I would like to introduce you to another systematic classification possibility. It comes from the designer and design theorist Gernot Fenninger. He calls his classification, published in 2000 in the magazine “artchandise”, “Ideenwertcharakter “208 It focuses on the moment of “value creation” – and thus takes up an aspect that we have so far ignored. A distinction is made here between the value of the idea and the value of the execution. Artefacts can be divided into four levels: “art”, “art with design character”, “design with art character” and “design”. What a designer has done is either design or design with art character. What an artist has done is either art or art with design character.
Fenninger assumes that in the case of some artefacts the “value” has already been created entirely with the idea – and that in this case detailed execution is more or less secondary. The other case is that the value arises with the detailed execution – that is, the fact that an object looks exactly the same and not different. The underlying idea is in this case more or less worthless without execution. Depending on how high the percentage of the idea or the percentage of the execution is estimated in relation to the “value” of the artifact, the evaluation results.209 In order to understand the whole thing, we need to look at what such a classification can look like.
Let us first take the club chair by Gerald Summer. He had the idea of designing an armchair from a single piece of plywood. The idea itself was clever, because it was supposed to be suitable for use in the tropics, “where metal hinges would have suffered from dampness “210 . If someone had “stolen” this idea from him, it would not necessarily have resulted in another first-class result. It was only in the finish, through the sweeping, flowing lines of the club chair, which look exactly the same and no different, that it received its value.
Another example: with typefaces, the value of the idea is often low. With the idea of designing a new serif typeface, no great value has yet been created. It only comes about when the designer achieves a first-class result in the execution.
An advertisement that advertises sushi with an empty goldfish bowl is the exact opposite. The idea says it all: Nobody needs to see this goldfish bowl to see the value of the ad. The value lies here in the idea. Clearly, ideas that only exist in pure thought form are “worthless”. But the crux of the matter is: In contrast to club chairs and serif type, no further design process was used here during the implementation.
In all three examples the proportions of idea and execution are quite unbalanced: one part clearly predominates in each case. The division according to Fenninger says that both are therefore clearly design. The situation is different if the proportions are evenly distributed:
This is the case, for example, with Ettore Sottsass’ shelf object “Carlton”: it is no longer possible to differentiate exactly whether it was the idea of designing a shelf made of colorful surfaces and geometric shapes that makes up the value of this artifact. Or whether the value lies in the fact that all the individual elements look and are arranged exactly the same and not differently.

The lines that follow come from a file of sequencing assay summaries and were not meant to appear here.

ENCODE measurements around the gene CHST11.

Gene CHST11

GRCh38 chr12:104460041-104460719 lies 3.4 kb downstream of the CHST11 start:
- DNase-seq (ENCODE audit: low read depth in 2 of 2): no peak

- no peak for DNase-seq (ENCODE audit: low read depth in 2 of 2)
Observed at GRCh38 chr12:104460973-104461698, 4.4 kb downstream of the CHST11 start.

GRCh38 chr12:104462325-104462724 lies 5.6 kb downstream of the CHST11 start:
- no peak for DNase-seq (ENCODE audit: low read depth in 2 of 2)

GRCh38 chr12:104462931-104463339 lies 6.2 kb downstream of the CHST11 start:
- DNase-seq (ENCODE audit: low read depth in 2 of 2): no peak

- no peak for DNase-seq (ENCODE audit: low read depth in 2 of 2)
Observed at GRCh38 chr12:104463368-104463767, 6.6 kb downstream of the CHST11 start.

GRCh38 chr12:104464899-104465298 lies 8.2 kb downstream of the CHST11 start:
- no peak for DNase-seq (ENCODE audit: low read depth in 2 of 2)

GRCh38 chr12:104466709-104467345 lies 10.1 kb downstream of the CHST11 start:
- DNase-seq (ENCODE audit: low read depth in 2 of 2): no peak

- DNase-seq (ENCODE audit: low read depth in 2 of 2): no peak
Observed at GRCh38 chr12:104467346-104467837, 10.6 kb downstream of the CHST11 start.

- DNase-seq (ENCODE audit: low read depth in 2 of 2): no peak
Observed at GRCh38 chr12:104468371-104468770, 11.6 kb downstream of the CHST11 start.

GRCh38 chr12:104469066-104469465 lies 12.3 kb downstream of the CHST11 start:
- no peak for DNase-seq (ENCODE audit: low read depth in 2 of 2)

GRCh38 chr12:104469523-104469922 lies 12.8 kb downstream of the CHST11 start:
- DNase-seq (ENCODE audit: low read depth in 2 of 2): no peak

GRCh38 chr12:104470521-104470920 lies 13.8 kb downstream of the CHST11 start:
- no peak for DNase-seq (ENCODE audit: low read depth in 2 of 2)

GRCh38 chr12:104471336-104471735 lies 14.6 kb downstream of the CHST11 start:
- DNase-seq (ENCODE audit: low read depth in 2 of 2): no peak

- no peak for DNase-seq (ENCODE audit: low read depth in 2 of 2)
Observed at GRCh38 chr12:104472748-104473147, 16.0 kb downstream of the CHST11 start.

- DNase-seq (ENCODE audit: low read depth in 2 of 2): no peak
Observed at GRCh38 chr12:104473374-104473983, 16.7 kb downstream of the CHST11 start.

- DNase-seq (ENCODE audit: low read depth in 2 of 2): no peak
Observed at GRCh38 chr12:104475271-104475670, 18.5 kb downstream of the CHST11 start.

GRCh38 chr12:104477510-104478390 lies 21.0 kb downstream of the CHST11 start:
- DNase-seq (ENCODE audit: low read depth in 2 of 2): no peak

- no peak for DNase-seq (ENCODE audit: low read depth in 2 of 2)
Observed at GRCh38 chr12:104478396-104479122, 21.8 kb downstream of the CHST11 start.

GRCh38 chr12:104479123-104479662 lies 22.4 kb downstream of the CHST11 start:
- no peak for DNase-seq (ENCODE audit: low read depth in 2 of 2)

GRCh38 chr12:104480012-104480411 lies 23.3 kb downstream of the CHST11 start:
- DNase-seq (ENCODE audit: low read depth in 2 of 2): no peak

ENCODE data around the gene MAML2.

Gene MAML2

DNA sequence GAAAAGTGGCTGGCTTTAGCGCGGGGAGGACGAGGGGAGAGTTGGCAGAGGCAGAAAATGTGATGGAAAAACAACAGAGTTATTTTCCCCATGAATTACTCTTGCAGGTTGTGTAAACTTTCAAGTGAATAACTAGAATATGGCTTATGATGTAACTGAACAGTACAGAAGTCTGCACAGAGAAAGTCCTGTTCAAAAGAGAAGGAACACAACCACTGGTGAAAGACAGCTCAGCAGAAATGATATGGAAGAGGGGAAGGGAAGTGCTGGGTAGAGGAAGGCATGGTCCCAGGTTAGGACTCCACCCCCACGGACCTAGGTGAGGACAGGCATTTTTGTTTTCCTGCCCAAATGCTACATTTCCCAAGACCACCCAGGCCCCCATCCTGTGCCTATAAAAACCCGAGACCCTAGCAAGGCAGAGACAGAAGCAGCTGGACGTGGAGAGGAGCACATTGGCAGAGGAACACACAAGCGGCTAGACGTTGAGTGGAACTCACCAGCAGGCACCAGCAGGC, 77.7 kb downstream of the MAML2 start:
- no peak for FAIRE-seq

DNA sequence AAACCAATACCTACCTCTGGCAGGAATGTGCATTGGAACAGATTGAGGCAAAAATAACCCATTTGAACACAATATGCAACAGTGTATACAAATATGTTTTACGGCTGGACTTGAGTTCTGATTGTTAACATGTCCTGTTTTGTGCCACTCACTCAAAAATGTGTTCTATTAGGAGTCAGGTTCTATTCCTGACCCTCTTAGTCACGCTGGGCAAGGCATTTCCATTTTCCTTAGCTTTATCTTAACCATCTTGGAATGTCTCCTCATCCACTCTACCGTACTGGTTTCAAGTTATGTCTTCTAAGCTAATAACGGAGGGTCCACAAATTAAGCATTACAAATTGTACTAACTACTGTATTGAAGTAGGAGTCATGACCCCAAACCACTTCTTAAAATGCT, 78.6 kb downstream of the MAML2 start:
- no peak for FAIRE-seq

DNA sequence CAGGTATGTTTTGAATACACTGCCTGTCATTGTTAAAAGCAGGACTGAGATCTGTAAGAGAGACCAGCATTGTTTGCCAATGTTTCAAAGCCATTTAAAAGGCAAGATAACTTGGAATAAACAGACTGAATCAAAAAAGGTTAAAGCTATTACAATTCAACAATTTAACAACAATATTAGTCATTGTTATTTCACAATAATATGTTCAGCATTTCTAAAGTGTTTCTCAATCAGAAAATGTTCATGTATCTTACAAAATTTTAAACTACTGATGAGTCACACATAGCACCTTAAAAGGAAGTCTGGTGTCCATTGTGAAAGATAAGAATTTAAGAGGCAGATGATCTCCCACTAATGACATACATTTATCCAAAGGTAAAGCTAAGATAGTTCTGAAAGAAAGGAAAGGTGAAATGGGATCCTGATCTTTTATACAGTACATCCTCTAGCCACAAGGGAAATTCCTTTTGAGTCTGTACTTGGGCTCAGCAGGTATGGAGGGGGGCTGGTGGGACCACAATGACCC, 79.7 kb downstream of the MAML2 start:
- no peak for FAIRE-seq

The closer the idea and the execution are to each other, the more difficult it becomes – according to the “idea value character” model – to distinguish between art and design. This is why Fenninger calls Sottsass’ shelf object “design with art character”.
Art can be judged in the same way:
The idea of painting a portrait is not particularly innovative. With Mona Lisa it may be the detailed execution, with Ernst Ludwig Kirchner’s “Fränzi in front of a carved chair” it may be the skilful use of characteristic colours – in both cases the real value came with the execution.
In Marcel Duchamp’s “Fountain” it was pure thought that counted. Whether the urinal elevated to a work of art would have looked like this or differently: the effect (or appreciation) would have been the same in any case. There was no design process whatsoever in the “execution”.
So all three are clearly art.
Only when idea and execution are of equal importance does the matter look different: This brings us back to a work of art by Erwin Wurm, e.g. the “Fat Convertible” from 2005. Here idea and execution go hand in hand.
To summarize the whole thing again: “The judgement ‘art’ is given to works by artists in which the value of the artifact either results mainly from the idea or was created mainly with the execution.
The judgement ‘art with design character’ is given to works by artists where the idea and the execution together have led to the value of the artifact.
The judgement ‘Design with Art Character’ is given to works by designers where the idea and execution together have led to the value of the artifact.
The ‘Design’ judgement is given to works by designers in which the value of the artifact either results mainly from the idea or is created mainly by the execution. “211
In fact, when evaluating various artefacts according to Gernot Fenninger’s model, it turns out that the moment when opinions diverge is often aptly identified.
Nevertheless, the search for an answer cannot be conclusively concluded to this day. As long as art and design are not given a generally valid definition (which will be difficult, at least in the case of art …), I believe that this will be difficult to change. With this, I would like to end my excursion into art and design and leave it to you to arrive at well-founded points of view through argumentation.